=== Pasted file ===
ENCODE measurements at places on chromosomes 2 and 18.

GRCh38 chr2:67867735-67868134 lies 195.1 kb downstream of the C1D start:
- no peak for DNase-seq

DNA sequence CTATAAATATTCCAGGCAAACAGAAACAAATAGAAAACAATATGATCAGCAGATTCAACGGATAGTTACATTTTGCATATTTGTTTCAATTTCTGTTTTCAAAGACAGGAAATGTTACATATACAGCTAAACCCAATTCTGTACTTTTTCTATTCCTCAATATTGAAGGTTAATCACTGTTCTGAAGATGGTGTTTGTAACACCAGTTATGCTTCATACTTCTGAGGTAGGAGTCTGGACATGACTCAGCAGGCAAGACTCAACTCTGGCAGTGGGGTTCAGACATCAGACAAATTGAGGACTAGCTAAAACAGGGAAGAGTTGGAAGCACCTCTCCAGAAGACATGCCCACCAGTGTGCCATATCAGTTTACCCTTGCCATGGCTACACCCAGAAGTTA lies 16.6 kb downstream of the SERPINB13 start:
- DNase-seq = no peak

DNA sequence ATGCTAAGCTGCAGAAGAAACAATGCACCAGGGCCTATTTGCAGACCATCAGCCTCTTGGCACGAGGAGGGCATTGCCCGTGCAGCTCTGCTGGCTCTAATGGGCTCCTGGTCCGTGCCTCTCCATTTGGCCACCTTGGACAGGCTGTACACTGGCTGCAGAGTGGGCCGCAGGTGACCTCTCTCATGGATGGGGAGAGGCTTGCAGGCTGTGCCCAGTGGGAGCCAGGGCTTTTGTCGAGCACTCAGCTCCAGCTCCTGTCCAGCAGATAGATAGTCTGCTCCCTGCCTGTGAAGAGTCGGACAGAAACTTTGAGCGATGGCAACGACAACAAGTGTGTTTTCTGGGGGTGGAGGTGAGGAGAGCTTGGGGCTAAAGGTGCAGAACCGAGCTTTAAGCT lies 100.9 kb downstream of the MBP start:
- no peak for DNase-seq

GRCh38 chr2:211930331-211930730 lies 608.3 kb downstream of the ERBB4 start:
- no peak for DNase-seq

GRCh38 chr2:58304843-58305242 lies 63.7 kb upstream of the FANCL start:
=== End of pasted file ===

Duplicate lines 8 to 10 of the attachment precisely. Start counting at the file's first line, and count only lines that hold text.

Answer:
GRCh38 chr2:211930331-211930730 lies 608.3 kb downstream of the ERBB4 start:
- no peak for DNase-seq

GRCh38 chr2:58304843-58305242 lies 63.7 kb upstream of the FANCL start: